But Dr Brett Govinder, an accounting lecturer at University of Technology Sydney and a former private sector tax adviser said key changes made around the time of the mining tax when the PRRT was brought "onshore" to apply to coal seam gas projects were responsible for keeping revenues pegged.
"No one has gone back and looked at the PRRT since those changes were made. They appear to have opened up more opportunities for aggressive tax planning," he said.
The level of PRRT being paid indicates a sector that is highly unprofitable but Dr Govinder said that does not "stack up" with the public statements of the resources companies and their share market performance.
Dr Roman Lanis, also from UTS's school of accounting, said the PRRT was easier to avoid paying than company income tax and there was no reason to think that companies with a track record of aggressively minimising their income tax obligations would not be doing the same with self-determined PRRT.
Chevron declined to comment.
Paddy Crumlin, president of International Transport Workers Federation, which represents LNG workers, including the Gorgon project, said the company sold Australia on the benefits of tax and royalty revenue.
"When it comes to royalty payments, when the gas starts flowing, it looks like the Australian people could be short-changed again by Chevron – with billions of dollars of tax revenue lost to the Australian people. The government needs to take an aggressive approach to making companies like Chevron pay their fair share of tax," he said.
ACTU president Ged Kearney said: "If the government is as genuine about tackling the tax system as it says it is then the reform must include current corporate tax minimisation methods. By removing loopholes we could see Chevron's proposed Gorgon project potentially deliver $35 billion to government revenue, which is enough to cover the entire education budget."
How the petroleum resource rent tax works
The Treasury's explanation of how the petroleum resource rent tax works:
- PRRT is a profits-based tax, which means the government collects a percentage of the resource project's economic rent, which is a return on the investment above a normal rate of return.
- How this differs from an income tax is that all expenditure – capital and revenue – is immediately deductible from assessable receipts.
- PRRT is charged at a rate of 40 per cent on the taxable profit of a petroleum project. Taxable profit is calculated by subtracting deductible expenditure from assessable receipts from the project.
- Any unused expenditure or exploration expenditure that is not transferred to another PRRT project is carried forward to the next year and uplifted to take into account the time value of money.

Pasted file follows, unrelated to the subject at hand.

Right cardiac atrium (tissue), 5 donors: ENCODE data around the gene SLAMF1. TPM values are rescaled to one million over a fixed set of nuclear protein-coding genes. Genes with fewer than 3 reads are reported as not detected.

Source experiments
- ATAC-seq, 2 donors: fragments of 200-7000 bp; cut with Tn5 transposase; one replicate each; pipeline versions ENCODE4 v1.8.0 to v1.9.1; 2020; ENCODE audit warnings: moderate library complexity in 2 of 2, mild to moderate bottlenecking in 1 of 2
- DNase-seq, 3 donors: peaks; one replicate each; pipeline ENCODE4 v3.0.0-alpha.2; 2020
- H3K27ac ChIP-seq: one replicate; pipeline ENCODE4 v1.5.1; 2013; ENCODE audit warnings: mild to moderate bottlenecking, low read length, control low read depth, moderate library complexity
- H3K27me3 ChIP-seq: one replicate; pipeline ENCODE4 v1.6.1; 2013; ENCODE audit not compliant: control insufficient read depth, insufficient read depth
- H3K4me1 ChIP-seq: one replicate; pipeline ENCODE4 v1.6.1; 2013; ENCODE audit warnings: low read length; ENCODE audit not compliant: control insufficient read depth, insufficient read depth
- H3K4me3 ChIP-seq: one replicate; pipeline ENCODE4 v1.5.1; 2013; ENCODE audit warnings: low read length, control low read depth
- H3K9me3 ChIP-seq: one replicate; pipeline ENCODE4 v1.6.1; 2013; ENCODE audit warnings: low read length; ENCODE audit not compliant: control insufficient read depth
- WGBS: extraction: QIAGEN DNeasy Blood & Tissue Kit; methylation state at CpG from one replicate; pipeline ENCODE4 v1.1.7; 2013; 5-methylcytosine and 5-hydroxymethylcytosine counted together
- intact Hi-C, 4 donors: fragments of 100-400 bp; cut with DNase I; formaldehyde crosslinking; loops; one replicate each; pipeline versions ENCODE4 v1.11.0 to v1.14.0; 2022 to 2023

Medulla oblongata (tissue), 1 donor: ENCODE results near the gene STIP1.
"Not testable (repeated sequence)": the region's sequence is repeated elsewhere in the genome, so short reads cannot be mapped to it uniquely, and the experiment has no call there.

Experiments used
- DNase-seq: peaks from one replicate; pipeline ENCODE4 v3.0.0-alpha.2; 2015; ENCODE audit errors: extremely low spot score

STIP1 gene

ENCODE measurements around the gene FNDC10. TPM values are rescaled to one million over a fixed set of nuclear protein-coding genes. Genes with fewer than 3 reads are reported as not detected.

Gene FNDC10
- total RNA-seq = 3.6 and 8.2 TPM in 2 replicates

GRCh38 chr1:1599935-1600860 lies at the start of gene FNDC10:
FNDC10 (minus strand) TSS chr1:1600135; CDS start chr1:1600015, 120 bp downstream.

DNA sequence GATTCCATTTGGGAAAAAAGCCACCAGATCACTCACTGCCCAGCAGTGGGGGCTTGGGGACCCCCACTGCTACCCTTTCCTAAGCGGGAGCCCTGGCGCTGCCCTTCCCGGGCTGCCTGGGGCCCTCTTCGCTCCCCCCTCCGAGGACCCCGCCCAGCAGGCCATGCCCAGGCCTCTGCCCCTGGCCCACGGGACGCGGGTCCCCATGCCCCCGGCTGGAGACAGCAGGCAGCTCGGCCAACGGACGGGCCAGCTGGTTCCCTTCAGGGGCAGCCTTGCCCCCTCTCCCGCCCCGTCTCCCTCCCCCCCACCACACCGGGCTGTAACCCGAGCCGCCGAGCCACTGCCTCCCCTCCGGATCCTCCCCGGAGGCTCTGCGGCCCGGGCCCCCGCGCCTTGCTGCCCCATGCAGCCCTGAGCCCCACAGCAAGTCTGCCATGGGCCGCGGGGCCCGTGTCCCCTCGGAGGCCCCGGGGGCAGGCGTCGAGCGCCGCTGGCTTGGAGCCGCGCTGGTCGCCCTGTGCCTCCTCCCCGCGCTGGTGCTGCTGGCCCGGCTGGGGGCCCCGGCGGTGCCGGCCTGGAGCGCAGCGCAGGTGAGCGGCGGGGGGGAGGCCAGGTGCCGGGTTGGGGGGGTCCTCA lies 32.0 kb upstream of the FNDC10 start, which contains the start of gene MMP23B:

- By providing deductions for all allowable expenditure together with uplifts for carry-forward expenditure, the PRRT taxes the economic rent generated from a petroleum project. That is, it is intended to only tax the excess of the prices of the resources sold over the costs of its extraction and production, including normal returns.
COMMENT: LNG: Why Tax Lost to Gas Bonanza is not Small Beer
Australia's mining boom has been read the last rites and its coffin is being lowered into an open-cut pit somewhere. But when it comes to liquefied natural gas, the boom has only just begun.
About $200 billion in investments across five major gas projects will come online by 2018.
By the time the industry reaches its peak, Australia will be pumping 85.5 million tonnes of LNG a year. A decade ago it was less than 20 million tonnes.
And yet a tax that is supposed to steer some of the vast wealth being tapped off our coastline to the public purse remains anchored at less than $1.5 billion a year – what one former ATO official describes as a "Mickey Mouse tax".
The industry says that a rent tax such as the petroleum resource rent tax is designed so investments can be recouped before taxable profits begin to flow.
But there is no sign of anything extra being shared for at least the next decade, and one accounting academic says that "logically, something has gone wrong" when a tax designed to divert some of the benefits of the boom does no such thing.
When it comes to multibillion-dollar resources projects, the picture is always complicated, but consider this: by 2018, LNG will be worth $60 billion and eclipse iron ore as our biggest single export. The public's slice, via the PRRT, will be $1.4 billion.
In the same year, Australians will hand over $2.8 billion in excise on beer.
Big as it is, the beer industry is worth just $4 billion - a 15th the size of the LNG industry.